Yesterday, a referendum was held in Catalonia, in the north-east of the Iberian Peninsula, to decide whether the region should become independent of the Spanish State. To try to prevent this legitimate expression of speech, the Spanish State has used every device it can, finally unleashing its National Police and Civil Guard — whose reputation for brutality is notorious — to prevent people casting a vote. It’s the sort of thing one does not readily associate with a modern State which allegedly, conforms to the rules of membership of the European Union
Should we be surprised to have witnessed the scenes of extreme violence and brutality inflicted on the citizens of Catalonia this Sunday? No, we should not.
I remember Spain under Franco. It was a Police State. The Civil Guard, Spain’s paramilitary police force, were universally loathed. And so they should have been; they were the cudgels of the State, answerable only to Generalissimo Franco.
The Brexit mirror cracked from side to side under the weight of simple, sheer reality this week.
The fissure in the Brexit mirror began to appear when Norway’s Foreign Minister told the world that no, the UK could not re-enter the European Free Trade Association (EFTA) just because it fancied the idea. The UK was a founder member of EFTA but left as a condition of joining the then EEC in 1973. Re-entry, however, would require unanimous approval from the remaining members and Norway is agin the idea. It’s not the only one to show reluctance.
The first signs of widespread panic amongst the UK’s hard-right, swivelly-eyed Brexiteers have begun to appear. In our last Friday Politics we pointed out that Brexit, as promised by the triumvirate of swivelly-eyed-ness, Johnson, Gove and Farage, is dead. It can’t happen. Now that realisation has got through to those whose eyes are usually so swivelly they can’t read a Daily Mail headline.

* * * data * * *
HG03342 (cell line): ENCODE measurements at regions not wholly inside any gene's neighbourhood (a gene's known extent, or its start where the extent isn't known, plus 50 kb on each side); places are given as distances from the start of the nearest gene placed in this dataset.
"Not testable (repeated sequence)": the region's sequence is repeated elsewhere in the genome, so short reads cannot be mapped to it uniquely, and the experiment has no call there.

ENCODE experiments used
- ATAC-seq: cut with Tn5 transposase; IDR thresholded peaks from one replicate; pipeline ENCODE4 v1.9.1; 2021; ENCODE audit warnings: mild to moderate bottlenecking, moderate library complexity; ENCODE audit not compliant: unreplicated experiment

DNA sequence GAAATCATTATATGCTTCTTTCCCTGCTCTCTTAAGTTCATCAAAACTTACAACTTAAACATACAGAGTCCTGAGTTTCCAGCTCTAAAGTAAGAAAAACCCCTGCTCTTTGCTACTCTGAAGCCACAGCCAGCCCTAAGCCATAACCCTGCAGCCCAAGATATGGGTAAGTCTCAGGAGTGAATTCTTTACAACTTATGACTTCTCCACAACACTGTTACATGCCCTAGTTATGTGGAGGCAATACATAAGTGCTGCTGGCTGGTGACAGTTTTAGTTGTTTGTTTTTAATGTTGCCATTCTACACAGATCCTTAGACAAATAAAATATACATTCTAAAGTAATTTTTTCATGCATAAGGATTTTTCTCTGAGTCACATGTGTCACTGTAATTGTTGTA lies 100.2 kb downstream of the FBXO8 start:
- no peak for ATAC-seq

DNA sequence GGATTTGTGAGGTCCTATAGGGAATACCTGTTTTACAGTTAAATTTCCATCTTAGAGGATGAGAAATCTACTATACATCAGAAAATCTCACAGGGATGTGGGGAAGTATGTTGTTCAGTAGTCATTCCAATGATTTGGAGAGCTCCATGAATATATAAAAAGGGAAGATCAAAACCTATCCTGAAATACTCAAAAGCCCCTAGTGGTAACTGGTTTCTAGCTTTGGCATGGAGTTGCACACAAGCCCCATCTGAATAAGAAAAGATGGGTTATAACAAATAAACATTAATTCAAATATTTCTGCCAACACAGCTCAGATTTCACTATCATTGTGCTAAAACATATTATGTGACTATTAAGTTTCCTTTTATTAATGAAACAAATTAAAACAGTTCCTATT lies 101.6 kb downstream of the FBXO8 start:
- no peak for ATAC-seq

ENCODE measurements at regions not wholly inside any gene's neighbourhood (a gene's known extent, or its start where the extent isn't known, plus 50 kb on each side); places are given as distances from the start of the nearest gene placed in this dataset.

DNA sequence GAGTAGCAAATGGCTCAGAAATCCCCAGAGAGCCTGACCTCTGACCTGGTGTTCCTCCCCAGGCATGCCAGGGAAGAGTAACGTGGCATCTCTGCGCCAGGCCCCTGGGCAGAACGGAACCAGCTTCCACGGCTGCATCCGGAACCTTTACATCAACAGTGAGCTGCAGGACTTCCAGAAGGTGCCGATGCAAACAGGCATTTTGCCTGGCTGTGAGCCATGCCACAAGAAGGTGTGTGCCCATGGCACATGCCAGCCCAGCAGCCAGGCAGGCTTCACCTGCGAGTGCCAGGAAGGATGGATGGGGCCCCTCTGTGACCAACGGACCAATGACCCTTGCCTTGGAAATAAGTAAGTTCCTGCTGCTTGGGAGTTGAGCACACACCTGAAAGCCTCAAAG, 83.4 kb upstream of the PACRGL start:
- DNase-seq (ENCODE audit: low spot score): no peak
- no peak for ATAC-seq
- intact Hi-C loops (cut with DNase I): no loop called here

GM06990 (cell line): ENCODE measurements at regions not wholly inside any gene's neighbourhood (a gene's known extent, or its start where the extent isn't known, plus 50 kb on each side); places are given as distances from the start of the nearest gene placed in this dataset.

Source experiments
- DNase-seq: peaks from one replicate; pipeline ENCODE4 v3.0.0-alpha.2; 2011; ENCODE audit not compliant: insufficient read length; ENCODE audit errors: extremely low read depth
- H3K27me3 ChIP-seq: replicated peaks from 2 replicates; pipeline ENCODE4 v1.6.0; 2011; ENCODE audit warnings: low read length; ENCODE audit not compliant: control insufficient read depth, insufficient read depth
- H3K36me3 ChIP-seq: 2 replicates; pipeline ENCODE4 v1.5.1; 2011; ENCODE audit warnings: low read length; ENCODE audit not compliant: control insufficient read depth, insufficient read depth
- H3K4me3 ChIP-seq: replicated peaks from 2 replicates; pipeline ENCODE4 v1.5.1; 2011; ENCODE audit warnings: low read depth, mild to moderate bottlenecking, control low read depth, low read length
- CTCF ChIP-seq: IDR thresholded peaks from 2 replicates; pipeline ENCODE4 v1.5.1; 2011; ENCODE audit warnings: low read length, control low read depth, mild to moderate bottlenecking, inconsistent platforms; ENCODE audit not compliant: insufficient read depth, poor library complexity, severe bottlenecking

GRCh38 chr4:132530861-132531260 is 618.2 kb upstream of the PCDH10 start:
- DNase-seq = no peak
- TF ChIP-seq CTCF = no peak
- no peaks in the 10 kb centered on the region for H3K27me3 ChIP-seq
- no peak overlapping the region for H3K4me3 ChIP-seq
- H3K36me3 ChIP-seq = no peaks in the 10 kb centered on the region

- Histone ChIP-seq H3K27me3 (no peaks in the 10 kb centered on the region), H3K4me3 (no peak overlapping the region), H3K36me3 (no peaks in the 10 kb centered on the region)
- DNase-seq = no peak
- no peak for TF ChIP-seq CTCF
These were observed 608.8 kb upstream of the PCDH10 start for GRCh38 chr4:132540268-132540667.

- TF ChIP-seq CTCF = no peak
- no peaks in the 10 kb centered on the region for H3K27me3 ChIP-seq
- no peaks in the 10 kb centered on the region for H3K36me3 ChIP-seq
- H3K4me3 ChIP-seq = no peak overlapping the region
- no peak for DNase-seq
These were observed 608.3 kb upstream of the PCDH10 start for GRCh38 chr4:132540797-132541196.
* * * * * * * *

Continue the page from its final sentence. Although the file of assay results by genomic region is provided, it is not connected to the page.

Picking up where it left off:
The reality that Brexit could not be delivered became apparent even in the hours after the result. Why did David Cameron, the then Prime Minister, resign? He didn’t have to. He had fought a solid campaign and had been honourably beaten. He had said that he would not resign whatever the result.
Cameron probably realised that he could not deliver the result that had been asked for. His departure was the first indication that Brexit was already on life support. Continue reading “Brexit is dead.”
In the little white-painted town of Santa Westminstera, havoc had broken out. The town was ruled by two gangs of ruthless bandits. But both of these had begun fighting amongst themselves. The rule of the bosses had collapsed and anarchy reigned.
In an adobe house in the main street huddled one of the last remaining families.
Little Angelina was cuddling into her grandfather’s chest.
‘Oh papacito, what will become of us?’ she sobbed.
The internationally known UK law firm of Mishcon de Reya has moved to block any unconstitutional attempt to trigger the UK’s early departure from the EU.